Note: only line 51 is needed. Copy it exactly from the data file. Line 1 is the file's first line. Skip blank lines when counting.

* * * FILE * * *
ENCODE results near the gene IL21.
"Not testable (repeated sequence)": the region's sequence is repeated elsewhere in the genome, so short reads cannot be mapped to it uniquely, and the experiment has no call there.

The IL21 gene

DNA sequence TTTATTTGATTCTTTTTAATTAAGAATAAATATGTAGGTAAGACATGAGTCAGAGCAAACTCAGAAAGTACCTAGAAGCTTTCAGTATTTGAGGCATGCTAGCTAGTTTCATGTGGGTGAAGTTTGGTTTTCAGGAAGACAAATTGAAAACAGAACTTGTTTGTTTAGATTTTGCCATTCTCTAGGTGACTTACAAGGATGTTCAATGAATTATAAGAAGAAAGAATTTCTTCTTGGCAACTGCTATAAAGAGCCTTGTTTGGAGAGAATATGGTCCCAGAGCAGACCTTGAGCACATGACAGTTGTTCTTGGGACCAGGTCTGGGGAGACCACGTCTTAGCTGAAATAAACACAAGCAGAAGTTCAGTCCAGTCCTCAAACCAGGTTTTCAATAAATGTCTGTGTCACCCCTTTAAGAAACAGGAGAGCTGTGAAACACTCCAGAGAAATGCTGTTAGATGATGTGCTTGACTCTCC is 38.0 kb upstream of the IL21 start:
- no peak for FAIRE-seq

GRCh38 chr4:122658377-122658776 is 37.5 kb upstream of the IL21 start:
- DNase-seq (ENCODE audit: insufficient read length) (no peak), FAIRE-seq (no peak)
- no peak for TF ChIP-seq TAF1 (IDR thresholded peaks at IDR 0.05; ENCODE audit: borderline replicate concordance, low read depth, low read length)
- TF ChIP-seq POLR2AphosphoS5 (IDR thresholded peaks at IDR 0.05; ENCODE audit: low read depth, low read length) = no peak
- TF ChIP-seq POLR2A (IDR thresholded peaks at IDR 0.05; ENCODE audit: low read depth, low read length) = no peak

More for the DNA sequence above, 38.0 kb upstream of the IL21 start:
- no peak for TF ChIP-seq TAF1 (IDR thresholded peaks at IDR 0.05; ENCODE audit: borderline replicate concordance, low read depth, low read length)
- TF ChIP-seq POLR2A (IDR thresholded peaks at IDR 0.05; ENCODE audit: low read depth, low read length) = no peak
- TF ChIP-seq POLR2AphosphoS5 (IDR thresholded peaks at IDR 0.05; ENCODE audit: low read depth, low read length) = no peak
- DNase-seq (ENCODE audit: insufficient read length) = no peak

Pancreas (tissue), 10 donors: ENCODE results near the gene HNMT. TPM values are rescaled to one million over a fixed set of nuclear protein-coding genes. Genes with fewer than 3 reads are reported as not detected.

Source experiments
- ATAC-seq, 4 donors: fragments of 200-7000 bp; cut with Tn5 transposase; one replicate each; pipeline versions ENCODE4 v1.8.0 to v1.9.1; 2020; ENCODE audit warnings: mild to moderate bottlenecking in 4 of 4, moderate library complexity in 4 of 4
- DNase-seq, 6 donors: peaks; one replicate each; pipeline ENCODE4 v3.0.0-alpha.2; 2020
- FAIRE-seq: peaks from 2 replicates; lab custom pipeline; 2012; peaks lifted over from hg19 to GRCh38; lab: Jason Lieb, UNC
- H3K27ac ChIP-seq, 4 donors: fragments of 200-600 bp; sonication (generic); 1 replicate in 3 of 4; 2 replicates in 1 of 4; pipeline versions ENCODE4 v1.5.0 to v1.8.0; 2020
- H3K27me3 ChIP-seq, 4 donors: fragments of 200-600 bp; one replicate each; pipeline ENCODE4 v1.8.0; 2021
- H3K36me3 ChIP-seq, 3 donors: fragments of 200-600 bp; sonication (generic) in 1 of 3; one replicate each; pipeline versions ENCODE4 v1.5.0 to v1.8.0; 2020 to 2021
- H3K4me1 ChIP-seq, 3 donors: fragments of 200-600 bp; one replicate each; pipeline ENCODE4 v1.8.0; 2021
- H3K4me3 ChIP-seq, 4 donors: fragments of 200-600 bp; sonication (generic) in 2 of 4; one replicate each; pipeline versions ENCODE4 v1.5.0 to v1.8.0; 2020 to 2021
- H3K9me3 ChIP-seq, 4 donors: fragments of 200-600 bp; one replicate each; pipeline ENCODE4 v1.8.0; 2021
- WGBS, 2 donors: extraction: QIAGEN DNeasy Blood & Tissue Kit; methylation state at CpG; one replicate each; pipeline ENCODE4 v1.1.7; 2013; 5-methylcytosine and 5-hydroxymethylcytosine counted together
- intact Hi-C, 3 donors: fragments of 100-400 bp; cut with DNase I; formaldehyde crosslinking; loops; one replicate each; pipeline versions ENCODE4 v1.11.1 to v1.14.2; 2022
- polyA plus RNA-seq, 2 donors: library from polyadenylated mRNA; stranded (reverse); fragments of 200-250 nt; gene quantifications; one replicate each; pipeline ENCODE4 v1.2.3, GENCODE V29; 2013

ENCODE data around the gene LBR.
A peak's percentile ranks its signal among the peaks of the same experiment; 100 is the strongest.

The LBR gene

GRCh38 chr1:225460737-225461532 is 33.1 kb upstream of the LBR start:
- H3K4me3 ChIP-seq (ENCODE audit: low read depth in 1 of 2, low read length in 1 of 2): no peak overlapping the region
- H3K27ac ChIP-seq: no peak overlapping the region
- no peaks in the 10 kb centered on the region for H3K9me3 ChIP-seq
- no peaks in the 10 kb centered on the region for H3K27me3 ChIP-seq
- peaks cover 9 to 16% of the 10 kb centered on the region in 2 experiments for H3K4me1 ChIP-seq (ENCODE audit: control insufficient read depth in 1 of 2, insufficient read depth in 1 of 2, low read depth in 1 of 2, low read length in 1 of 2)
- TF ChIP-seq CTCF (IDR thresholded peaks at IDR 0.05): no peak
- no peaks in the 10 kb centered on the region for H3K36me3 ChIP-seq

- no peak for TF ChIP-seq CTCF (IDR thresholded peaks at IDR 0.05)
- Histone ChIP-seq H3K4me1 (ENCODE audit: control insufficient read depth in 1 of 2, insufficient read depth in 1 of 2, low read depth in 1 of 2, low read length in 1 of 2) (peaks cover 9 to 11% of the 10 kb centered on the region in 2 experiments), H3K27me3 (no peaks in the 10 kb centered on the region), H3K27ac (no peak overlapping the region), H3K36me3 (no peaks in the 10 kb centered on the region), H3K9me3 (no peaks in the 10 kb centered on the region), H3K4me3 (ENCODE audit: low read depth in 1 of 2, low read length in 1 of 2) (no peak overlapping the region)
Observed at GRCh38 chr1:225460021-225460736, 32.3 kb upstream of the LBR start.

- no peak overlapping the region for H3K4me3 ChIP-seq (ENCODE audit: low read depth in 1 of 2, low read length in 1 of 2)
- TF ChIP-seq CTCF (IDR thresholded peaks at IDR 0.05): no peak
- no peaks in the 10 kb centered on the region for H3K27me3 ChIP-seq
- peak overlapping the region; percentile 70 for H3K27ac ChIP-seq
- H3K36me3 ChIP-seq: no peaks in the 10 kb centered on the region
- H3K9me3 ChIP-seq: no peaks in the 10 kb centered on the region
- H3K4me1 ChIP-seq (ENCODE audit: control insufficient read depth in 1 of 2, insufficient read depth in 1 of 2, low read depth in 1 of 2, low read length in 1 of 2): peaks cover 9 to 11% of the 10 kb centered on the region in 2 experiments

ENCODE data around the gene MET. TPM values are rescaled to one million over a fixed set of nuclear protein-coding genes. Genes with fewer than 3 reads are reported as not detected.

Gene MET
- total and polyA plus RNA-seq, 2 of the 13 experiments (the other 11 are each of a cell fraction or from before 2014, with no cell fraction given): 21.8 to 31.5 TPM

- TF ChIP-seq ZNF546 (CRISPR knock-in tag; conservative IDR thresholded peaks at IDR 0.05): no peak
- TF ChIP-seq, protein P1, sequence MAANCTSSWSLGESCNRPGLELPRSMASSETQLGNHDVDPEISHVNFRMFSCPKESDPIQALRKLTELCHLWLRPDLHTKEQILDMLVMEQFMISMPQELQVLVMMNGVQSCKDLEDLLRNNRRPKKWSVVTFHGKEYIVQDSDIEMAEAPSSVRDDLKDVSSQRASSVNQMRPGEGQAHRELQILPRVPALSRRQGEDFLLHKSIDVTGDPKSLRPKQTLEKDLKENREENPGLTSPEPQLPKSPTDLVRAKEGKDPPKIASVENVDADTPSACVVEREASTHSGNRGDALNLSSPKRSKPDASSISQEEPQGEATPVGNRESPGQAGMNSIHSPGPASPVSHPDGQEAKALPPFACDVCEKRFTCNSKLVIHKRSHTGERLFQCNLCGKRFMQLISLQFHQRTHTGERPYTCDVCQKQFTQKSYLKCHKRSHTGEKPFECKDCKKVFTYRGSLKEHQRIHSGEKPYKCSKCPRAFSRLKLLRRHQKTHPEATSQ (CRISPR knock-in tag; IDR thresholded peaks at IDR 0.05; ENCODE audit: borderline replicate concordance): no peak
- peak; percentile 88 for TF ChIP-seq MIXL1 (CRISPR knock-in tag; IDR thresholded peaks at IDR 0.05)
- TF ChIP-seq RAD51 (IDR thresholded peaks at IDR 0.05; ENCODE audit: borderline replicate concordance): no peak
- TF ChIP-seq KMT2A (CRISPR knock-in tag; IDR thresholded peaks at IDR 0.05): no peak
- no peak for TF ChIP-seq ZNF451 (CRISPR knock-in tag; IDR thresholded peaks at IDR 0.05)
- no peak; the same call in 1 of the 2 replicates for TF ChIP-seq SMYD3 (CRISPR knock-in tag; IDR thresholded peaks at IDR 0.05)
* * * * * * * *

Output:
ENCODE data around the gene MET. TPM values are rescaled to one million over a fixed set of nuclear protein-coding genes. Genes with fewer than 3 reads are reported as not detected.